Hiles (2006) advised from Halls' work that mindset, when measuring real human variances, ignores the meanings given too these measurements and then assumes the meanings that are located from the results of these measurements to be set. In conditions of the implications for psychology, Hall's theory takes a radical constructionist perspective rather than the choice realist ideas. The radical constructionist way focuses on the belief that it is not the distinctions themselves that is important, it's the meanings given to human differences. Hiles (2006) submit the theory that to totally understand human differences a new perspective is needed that implements more of a discursive way of theorizing. This method instead of calculating considers the ways in which human variations become socially created in language and how these constructions then affect human action within the social world. Halls argument centres around the theory that human differences cannot be measured to provide a valid representation of these differences. Measurement tries to fix this is of differences, but human distinctions is not at all something that can be fixed; they can be changeable and in a position to manipulated. Hall (1997, as cited in Hiles, 2006) suggests research needs to focus on the discourses of difference to give a much better understanding.
Race is a signifier of human being difference; however the meaning of any signifier changes depending on culture, history, events, situational context and reviews, (Hiles, 2006). A signifier cannot be fixed this is changes depending on these factors. For example the meaning of pores and skin colour has altered throughout history; this is the reason why Hall called race a 'floating signifier'. Hall (1997) proposes a signifier is more just like how terms works, it is socially built, rather than how people are biologically constituted; to say go through the human being difference of competition in conditions of genetics means which it must be fixed, it is an unchanging truth. However, the individual difference of contest is not fixed the meaning of computer constantly changes.
Hall (1997) discusses three positions available when looking at the individuals difference of competition. The foremost is the realist; this proposed there are hereditary differences that will be the source for racial classification. The second is the linguistic position; this suggests there are no real differences between races; all dissimilarities are created by humans in culture and words. The final position used by Hall is the discursive position; this proposed that there are many variances, when these differences are arranged within language they then gain meaning and become a feature in individual culture. This position targets the theory that differences exist on the globe, but what counts are the ways that people make sense of these dissimilarities and how this gives them indicating within culture, (www. msu. edu/course/atl/125/fernandez/hall. html).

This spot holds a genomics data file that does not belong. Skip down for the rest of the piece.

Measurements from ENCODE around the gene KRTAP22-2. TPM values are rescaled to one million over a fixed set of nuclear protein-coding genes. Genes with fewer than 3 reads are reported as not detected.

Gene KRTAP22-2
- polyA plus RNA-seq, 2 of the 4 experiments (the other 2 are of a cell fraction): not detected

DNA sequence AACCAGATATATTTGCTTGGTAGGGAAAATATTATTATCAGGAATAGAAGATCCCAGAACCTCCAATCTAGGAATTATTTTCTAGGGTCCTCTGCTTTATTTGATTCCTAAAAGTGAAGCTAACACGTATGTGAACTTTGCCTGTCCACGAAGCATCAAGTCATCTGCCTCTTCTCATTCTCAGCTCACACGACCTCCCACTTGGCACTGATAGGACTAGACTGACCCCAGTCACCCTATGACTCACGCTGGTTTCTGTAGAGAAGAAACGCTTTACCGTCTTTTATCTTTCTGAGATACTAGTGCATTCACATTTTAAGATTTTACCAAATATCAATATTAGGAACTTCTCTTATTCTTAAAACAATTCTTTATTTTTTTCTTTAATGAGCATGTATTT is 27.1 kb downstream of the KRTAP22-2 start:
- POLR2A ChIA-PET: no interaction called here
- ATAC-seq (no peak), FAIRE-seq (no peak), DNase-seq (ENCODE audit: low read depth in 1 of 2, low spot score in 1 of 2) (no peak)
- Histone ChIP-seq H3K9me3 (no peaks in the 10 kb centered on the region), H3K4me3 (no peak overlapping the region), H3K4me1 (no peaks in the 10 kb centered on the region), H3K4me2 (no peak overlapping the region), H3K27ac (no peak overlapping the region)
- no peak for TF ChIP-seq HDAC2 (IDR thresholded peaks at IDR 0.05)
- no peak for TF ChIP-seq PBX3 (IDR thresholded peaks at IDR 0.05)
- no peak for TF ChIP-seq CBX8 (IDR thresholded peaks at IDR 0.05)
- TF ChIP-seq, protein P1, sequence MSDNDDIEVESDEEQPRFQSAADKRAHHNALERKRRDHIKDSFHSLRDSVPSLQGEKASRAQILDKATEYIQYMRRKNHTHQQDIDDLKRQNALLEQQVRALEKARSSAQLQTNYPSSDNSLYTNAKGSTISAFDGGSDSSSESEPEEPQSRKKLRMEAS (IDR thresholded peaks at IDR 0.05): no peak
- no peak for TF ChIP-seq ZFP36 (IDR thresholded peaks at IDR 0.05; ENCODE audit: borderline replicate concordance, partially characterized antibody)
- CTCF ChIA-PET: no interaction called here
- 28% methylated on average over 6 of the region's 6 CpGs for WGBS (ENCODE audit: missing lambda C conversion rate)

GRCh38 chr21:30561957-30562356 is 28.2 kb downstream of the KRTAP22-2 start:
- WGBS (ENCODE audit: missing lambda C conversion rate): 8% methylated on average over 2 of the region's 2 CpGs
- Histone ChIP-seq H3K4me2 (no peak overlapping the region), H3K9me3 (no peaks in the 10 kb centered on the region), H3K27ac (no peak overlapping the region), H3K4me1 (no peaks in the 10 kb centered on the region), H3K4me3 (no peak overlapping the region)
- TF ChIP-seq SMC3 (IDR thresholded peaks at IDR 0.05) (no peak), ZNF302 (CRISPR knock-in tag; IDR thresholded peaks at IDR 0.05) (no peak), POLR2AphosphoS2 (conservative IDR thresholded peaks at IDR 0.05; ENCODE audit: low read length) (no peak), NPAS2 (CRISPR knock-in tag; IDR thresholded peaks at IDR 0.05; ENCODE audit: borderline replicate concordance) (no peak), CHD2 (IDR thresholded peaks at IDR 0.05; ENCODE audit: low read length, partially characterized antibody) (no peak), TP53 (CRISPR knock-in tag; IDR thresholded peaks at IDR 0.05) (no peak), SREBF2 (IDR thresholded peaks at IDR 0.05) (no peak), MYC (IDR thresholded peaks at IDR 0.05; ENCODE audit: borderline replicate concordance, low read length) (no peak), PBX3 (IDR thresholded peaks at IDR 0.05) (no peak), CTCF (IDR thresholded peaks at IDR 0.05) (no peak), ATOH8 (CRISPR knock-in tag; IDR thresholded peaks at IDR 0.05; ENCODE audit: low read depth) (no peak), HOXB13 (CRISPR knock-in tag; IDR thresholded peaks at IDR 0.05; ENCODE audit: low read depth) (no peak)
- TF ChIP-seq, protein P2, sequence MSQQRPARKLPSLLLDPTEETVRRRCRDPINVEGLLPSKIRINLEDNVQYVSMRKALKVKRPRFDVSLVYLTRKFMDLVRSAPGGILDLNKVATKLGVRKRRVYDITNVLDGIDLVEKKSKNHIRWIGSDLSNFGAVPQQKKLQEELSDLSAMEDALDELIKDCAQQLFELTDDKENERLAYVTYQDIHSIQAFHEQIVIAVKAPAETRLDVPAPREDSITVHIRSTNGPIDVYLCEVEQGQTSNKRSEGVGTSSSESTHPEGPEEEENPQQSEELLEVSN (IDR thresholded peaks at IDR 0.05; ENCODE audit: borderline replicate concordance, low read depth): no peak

Hall (1997, as cited in Hiles (2006) demonstrated that human dissimilarities and classifications where historically first linked to religion (a spiritual discourse), then anthropology and most recently research (a technological discourse). Hall (1997) shows that these 'knowledge's' of human being difference do not act as fact or fact but they are a way to make people feel better, to learn where they fit into the cultural system in culture. Classification ensures order within world; faith, anthropology and science all try to fix and secure individual differences and guarantee a truth. It can be suggested that race needs to be considered more as a discursive (a cultural building of difference) as efforts to repair the classification of race and other individual differences have been unsuccessful in conditions of clinical methods, (Hiles, 2006). Hall's approach to taking a look at difference accepts that individuals difference classifications cannot be explained by dimension they cannot be set; meanings are changeable; therefore classifications are floating signifiers, (www. msu. edu/course/atl/125/fernandez/hall. html).
Hall (1997, retrieved from www. msu. edu/course/atl/125/fernandez/hall. html) offered the example that the physical attributes of contest for example locks shade and bone framework indicate race on earth as a noticeable difference; the genetic code attempts to then fix this difference. He advised that the things people can easily see are signifiers for things that can not be such as intellect, personality and morality. This therefore implies that the physical surface features of human distinctions are taken up to be the primary factor; however, people then read these variations to signify dissimilarities in different ways that cant be observed that are socially built through words, (Hiles, 2006). These differences can transform as they symbolize different meanings depending on other factors. Hall (1997, as cited in Hiles, 2006) suggested culture is employed to give so this means so people can make sense of and coordinate the earth and human difference. Indicating can be modified because it can't ever be fixed as it is socially constructed it is not fact. Because so this means is available it allows change to be possible and shows why meanings of culture and human being differences change; it makes a discursive words possible.